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Xiaoying Yang, Sheng He, Yi Jiang; Adapting to male or female faces induce gender aftereffect in point-light walkers. Journal of Vision 2011;11(11):691. doi: https://doi.org/10.1167/11.11.691.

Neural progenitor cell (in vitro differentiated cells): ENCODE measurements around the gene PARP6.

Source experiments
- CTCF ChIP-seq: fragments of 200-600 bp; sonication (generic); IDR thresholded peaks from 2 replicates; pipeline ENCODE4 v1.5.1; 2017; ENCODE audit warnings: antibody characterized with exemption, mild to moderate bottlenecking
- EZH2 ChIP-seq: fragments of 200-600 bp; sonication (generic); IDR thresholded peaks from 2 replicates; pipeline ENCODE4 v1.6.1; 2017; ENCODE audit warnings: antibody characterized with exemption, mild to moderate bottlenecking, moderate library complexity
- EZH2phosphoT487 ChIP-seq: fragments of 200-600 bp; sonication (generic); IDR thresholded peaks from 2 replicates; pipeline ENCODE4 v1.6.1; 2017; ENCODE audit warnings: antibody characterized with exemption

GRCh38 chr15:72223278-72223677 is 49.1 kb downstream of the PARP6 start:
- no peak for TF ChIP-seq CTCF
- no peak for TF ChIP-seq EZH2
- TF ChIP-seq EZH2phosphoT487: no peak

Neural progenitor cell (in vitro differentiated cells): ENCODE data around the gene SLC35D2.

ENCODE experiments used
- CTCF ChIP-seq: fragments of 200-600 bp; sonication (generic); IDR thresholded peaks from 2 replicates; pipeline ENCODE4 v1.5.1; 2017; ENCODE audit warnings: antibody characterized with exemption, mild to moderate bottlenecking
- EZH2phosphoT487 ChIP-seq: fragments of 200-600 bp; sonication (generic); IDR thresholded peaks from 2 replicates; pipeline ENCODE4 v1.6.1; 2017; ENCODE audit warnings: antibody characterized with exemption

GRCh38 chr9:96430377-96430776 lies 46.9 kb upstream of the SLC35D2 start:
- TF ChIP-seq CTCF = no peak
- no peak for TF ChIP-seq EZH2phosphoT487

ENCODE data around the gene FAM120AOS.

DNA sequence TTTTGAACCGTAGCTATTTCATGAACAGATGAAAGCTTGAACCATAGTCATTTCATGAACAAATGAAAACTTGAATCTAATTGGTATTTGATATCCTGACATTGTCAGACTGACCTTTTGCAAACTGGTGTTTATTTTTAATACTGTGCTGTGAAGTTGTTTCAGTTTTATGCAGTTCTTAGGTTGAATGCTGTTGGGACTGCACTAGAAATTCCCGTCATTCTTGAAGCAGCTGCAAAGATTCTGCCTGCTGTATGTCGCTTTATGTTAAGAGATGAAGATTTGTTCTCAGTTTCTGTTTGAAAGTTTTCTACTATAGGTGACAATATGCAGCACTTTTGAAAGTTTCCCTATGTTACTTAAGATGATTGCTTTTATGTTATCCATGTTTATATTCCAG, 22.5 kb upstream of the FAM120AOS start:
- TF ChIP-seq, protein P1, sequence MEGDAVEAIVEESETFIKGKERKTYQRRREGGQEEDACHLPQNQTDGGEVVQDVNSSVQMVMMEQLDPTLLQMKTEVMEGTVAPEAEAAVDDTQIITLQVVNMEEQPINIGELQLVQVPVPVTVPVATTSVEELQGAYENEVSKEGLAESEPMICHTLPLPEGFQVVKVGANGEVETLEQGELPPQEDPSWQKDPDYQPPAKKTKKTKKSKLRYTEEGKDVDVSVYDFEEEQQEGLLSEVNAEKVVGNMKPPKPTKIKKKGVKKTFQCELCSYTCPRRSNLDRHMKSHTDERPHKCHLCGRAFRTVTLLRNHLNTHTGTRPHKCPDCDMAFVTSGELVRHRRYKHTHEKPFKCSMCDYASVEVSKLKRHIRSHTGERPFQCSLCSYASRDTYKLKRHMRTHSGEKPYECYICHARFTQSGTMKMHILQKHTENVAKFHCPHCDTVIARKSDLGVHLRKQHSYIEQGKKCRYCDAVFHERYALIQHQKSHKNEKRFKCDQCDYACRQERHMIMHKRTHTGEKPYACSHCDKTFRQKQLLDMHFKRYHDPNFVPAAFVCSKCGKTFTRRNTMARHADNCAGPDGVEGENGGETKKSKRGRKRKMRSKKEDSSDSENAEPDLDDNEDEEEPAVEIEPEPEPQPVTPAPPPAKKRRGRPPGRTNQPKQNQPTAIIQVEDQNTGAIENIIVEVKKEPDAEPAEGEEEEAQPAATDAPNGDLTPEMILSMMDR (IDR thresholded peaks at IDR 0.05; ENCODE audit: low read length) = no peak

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Although drastically different in visual features, faces and point-light biological motions both convey important properties of human beings, such as gender. Gender seems specifically represented in either face or biological motion perception, as demonstrated by gender adaptation in both types of stimuli. However, whether there is a shared gender representation between them remains unclear. The current study probes this issue by examining whether adaptation to facial gender cues influences subsequent gender perception of biological motion signals. We found that prolonged viewing of a male or female face induced a gender aftereffect in a subsequently presented biological motion test stimu li. Viewing a male face made it more likely for a point-light walker to be perceived as female, and vise versa. This effect is unlikely a simple decision bias, as the magnitude of the aftereffect depended on the adaptation duration, a property consistent with traditional perceptual aftereffects. These findings suggest that there exists a common neural substrate for the gender representation of faces and biological motions.
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